While there are many details surrounding the reasoning for this -- much of which we'll get into later on -- there's no denying that the fact that this city is fully preserved is a modern miracle. Although it sits deep under the water, all of its structures, statues, memorials, and archways all sit in perfect stature. Its rediscovery happened almost two decades ago and since then, divers have been repeatedly making trips below the surface to see what new aspects of the city they can explore. Inside these preserved walls lie the tale of several powerful dynasties, an ancient way of life, and some of the most stunning architectural features that are so indicative of China's history.
Built in 447 BC, the Parthenon sits on the Acropolis in the center of Athens Greece. Unfortunately it is in danger due to decay of the Acropolis. Repairs are being attempted, all the best of luck in that endeavor. It would be a tragedy to lose such a great piece of history.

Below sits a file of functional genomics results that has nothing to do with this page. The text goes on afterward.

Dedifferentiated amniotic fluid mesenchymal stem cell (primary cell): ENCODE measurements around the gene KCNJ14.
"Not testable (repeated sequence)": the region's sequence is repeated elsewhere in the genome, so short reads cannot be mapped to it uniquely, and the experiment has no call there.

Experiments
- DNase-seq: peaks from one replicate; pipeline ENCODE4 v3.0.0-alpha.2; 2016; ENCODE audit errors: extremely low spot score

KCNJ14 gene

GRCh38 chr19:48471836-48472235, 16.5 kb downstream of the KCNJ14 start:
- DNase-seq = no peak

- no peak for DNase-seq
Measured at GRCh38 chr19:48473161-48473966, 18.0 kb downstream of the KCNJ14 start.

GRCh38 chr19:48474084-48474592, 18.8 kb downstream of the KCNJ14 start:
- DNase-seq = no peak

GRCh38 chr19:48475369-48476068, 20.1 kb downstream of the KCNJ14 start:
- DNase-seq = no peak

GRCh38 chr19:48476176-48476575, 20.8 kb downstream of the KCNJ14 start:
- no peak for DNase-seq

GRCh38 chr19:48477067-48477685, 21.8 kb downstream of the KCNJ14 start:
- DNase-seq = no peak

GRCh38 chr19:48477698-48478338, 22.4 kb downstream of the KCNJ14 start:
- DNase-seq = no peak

Outside it is not much to look at, little more than a discoloured rock dredged up from the sea floor. But an x-ray scan of the object, actually a pocket watch recovered from a 17th century shipwreck, has revealed that the internal mechanism has been perfectly preserved. The computer aided tomography system used was sensitive enough to pick out the tiniest details, included the engraved name of the master watchmaker, one Niccholas Higginson of Westminster, London (Gizmodo).
As if more proof were needed that they don’t build them like they used to, a UK group has started collecting donations to build the first fully working version of Babbage’s “Analytical Engine”. The original design, dating from 1837, was never completed, possibly due to a combination of the strict engineering tolerances needed and Babbage’s notoriously prickly temperament. If the final machine works as advertised, it will be very strong confirmation of the claim that Babbage designed the first general purpose, programmable computer (BBC News).